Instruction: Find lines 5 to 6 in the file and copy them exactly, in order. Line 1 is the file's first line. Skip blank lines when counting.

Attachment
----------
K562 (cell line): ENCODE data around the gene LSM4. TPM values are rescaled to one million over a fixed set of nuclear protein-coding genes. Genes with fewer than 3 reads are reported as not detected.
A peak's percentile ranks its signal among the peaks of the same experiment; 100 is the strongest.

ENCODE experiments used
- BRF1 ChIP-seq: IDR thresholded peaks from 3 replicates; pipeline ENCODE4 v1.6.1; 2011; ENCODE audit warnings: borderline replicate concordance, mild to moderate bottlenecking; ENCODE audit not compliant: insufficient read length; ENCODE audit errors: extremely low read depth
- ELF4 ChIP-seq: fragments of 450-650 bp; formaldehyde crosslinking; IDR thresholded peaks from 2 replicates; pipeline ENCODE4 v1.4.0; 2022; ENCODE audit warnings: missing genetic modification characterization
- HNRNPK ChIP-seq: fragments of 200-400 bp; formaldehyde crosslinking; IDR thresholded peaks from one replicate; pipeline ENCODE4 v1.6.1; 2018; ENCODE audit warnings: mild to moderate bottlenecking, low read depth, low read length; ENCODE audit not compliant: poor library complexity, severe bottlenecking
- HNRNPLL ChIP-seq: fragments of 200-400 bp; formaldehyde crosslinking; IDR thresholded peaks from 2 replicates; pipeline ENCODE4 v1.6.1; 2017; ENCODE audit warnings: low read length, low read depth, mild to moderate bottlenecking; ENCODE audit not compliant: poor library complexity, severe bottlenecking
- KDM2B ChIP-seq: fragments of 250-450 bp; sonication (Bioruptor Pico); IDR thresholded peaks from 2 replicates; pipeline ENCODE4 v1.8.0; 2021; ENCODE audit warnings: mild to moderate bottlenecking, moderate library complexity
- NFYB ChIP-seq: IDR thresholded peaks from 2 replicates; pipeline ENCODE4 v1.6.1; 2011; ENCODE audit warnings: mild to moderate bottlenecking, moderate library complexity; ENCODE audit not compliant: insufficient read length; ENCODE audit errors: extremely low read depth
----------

- ELF4 ChIP-seq: fragments of 450-650 bp; formaldehyde crosslinking; IDR thresholded peaks from 2 replicates; pipeline ENCODE4 v1.4.0; 2022; ENCODE audit warnings: missing genetic modification characterization
- HNRNPK ChIP-seq: fragments of 200-400 bp; formaldehyde crosslinking; IDR thresholded peaks from one replicate; pipeline ENCODE4 v1.6.1; 2018; ENCODE audit warnings: mild to moderate bottlenecking, low read depth, low read length; ENCODE audit not compliant: poor library complexity, severe bottlenecking